|Crystalline dream with notes of peach - © Robert Sommers 2020|
Before I took photographs I painted and sketched, with varying measure of success, on a parabolic curve that often vacillated between sublime and dreadful. I was too neurotic to be a full time painter frankly, you tend to be only as good as your last work.
There is a vulnerability to painting that I don't feel in photography where often I work more as a documentarian. But this post is not intended to plumb my personal neurosis, I wanted to talk about something else.
Inside the Mind of a (Former) Purist Landscape Photographer.
The author, a young photographer from the Philippines named Nicco Valenzuela, seems to advocate for an approach to photography that I find personally abhorrent.
Like putting fake skies in and compositing photographs and things like that. Actions that my inner referee says are completely over the line.
A little history. When I started digital photography, back in the late 1980's, there was no Photoshop yet and practically no other tools either. So I had to invent something. I was forced into creating my own technology, cobbling from crude old paint programs like Corel.
I was the co-president of an environmental group and I had to go to Washington D.C. to give a presentation. My cohorts asked me if I could possibly create some digitally manipulated slides and I said that of course I could. Then my pride forced me to come up with a solution. Which I ultimately did, but I was definitely sweating it. There was no technology extant to do the things I wanted to do back in 1988. Worked out fine in the long run.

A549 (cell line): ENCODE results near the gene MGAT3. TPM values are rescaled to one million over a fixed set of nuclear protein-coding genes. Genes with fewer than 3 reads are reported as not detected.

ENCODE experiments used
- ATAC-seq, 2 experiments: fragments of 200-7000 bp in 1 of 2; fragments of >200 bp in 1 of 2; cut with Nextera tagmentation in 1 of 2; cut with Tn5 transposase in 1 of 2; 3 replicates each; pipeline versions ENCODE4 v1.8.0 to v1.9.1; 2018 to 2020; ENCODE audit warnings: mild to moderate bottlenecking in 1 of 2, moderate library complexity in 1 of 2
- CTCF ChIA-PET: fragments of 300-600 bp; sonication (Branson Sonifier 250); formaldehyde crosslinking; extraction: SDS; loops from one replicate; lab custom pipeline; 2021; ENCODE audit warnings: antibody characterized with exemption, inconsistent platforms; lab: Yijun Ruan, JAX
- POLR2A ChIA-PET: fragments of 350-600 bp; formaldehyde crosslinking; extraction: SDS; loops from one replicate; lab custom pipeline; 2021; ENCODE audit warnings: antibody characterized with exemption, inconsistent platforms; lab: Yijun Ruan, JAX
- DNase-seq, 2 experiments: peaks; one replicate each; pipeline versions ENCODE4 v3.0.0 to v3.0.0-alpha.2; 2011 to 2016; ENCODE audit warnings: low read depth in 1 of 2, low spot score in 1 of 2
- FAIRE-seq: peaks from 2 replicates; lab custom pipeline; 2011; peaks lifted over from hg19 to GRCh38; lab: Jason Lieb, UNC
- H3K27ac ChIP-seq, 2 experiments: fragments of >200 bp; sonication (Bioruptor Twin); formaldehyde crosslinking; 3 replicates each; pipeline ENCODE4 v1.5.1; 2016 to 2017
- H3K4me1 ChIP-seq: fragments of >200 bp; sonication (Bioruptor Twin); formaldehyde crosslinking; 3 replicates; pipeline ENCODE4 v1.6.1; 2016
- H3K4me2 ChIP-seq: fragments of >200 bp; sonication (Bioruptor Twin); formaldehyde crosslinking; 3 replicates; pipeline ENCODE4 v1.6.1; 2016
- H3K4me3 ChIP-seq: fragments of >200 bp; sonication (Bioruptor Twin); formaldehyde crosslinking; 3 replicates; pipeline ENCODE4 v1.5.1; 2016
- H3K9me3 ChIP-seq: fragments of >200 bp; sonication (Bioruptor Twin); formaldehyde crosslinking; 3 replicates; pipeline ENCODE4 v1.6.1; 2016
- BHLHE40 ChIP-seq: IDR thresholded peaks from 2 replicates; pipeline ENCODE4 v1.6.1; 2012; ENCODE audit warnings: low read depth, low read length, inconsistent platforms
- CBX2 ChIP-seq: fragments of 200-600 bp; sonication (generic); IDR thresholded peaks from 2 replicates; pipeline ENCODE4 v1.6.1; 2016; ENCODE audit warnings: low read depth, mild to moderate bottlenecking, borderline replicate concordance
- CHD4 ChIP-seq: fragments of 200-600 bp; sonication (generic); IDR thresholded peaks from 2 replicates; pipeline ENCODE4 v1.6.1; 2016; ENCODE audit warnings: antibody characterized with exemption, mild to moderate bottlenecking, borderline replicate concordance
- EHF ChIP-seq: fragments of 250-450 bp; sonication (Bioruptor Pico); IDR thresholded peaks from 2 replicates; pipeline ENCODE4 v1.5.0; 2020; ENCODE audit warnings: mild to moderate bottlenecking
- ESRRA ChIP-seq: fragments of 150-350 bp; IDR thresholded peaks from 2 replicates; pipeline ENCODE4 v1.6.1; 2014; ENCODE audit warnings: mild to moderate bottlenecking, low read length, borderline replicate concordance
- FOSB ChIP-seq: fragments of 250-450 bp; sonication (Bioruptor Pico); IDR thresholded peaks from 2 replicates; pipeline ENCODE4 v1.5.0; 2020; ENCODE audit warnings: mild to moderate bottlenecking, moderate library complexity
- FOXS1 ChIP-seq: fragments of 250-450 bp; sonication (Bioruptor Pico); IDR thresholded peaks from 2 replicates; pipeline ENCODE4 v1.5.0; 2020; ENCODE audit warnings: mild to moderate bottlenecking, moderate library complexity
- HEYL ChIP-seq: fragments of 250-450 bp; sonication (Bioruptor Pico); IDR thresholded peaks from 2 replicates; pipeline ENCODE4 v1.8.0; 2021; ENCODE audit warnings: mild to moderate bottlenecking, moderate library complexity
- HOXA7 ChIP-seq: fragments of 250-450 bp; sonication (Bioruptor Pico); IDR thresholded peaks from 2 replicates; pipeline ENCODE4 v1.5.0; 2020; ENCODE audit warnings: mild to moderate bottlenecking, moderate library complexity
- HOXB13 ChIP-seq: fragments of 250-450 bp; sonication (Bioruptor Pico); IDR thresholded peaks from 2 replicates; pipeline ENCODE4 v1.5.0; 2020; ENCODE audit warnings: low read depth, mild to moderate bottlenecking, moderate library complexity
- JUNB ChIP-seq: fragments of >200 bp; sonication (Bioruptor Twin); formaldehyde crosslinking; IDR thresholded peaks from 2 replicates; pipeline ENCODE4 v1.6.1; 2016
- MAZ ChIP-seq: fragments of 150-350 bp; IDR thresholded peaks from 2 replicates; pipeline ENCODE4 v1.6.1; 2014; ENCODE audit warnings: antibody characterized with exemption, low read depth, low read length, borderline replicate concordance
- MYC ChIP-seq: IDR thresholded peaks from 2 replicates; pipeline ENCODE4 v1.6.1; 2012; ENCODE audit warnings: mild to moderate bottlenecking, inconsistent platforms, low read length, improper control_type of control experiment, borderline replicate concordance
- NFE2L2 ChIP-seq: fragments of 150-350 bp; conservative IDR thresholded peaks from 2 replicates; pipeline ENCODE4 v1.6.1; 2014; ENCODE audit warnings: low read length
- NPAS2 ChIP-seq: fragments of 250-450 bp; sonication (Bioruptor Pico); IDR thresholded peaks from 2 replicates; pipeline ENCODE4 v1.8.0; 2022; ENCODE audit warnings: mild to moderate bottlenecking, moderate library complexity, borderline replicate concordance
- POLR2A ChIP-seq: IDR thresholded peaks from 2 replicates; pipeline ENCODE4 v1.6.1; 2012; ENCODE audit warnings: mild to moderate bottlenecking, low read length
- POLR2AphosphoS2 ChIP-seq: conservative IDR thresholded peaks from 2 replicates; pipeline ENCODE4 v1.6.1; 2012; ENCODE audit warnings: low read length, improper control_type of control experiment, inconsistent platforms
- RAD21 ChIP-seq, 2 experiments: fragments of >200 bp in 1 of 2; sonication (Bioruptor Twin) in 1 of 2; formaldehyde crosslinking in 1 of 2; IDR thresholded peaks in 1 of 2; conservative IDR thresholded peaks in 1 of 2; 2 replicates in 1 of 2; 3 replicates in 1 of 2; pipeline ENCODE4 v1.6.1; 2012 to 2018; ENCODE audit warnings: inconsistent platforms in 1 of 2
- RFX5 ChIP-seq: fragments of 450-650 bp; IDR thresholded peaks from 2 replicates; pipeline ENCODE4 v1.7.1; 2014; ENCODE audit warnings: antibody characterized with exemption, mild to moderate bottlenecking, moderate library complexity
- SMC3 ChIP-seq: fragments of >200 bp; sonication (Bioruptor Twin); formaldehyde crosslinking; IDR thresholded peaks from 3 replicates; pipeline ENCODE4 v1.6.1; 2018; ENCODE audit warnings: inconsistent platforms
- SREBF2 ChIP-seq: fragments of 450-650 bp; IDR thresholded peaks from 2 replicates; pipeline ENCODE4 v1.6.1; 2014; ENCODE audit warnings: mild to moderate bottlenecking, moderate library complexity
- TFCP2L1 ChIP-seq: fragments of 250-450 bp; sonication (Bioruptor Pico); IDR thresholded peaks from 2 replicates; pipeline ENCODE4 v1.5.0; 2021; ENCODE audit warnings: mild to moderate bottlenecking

I started with the camera somewhere around 1964, playing with my step father's Rollei.
Later I went through a succession of Voigtlanders, Topcons and Konicas, not having enough money to buy a Nikon or even a Pentax, the camera which dominated the market when I was coming of age.
There have always been philosophical battles in photography between the pictorialists, the early photographers who took a painterly and sometimes tonalist approach to their work and the later modernists who insisted on sharp focus and strict representation. Both approaches have merit.
I like both camps, I think they both have their proper place. But I think that when you (figuratively) frame a work as a documentary image rather than a graphic piece of art and do things like stick a double sized moon in or a fake sky you are committing fraud and visual malpractice on the viewer. It is plainly deceptive.
Not everyone will agree and that is fine. We all adhere to our own rules of the road. I have created a lot of fanciful images but I never try to fool the viewer with my representational work. When I am manipulating graphic imagery, you know it.
Shooting a daytime exposure to capture foreground and then shooting the identical vantage again at night to get an astro shot and combining the two is one. Adding a big fat moon is another.
Personally I don't feel good about things like that, a shot is still about a single moment of time, old fashioned guy that I am.
That doesn't mean that I won't put a snake on the moon at times, I will. But hopefully nobody is under the impression that I actually saw one there.
Obviously what we need is a new lexicon and terminology for the various approaches. You can wear an artist's beret, a representational documentarian's hat, an abstract non objective chapeau, basically anything you want to wear.
But when you start conflating the various hats with the intent of pulling the wool (or brim) over people's eyes, I think it is a disservice to whatever artistic craft you happen to represent.